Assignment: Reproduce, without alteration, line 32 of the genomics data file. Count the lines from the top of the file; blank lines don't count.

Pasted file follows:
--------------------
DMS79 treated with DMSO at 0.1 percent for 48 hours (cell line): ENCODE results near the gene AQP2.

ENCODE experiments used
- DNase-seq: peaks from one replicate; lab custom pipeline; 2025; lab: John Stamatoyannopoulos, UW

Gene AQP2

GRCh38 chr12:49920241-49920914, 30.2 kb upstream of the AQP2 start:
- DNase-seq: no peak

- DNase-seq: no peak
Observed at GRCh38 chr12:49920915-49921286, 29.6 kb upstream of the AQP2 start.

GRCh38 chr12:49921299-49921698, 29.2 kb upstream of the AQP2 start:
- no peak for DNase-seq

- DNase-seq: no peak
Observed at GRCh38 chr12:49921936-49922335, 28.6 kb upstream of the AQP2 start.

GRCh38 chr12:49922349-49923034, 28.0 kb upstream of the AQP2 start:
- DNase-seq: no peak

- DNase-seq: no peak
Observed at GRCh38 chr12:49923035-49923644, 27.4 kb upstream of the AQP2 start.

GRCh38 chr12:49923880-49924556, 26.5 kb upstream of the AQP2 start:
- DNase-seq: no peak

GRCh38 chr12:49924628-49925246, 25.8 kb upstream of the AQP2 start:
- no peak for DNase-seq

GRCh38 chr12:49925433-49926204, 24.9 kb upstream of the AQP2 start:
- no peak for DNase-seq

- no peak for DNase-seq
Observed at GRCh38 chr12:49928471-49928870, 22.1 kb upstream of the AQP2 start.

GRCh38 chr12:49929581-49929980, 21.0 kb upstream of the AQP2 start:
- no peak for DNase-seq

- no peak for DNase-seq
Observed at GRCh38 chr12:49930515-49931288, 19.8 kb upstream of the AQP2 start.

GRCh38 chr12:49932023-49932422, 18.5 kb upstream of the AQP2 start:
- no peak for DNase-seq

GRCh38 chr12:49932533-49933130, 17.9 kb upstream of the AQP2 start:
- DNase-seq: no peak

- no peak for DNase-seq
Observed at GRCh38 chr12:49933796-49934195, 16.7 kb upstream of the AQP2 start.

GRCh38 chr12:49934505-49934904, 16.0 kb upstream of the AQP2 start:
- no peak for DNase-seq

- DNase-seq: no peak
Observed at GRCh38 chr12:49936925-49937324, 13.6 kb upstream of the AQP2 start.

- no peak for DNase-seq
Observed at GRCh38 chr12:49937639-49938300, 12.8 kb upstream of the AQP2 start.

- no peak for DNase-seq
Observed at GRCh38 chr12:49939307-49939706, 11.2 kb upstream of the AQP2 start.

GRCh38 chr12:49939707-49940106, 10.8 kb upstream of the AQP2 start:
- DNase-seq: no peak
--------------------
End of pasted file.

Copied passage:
- DNase-seq: no peak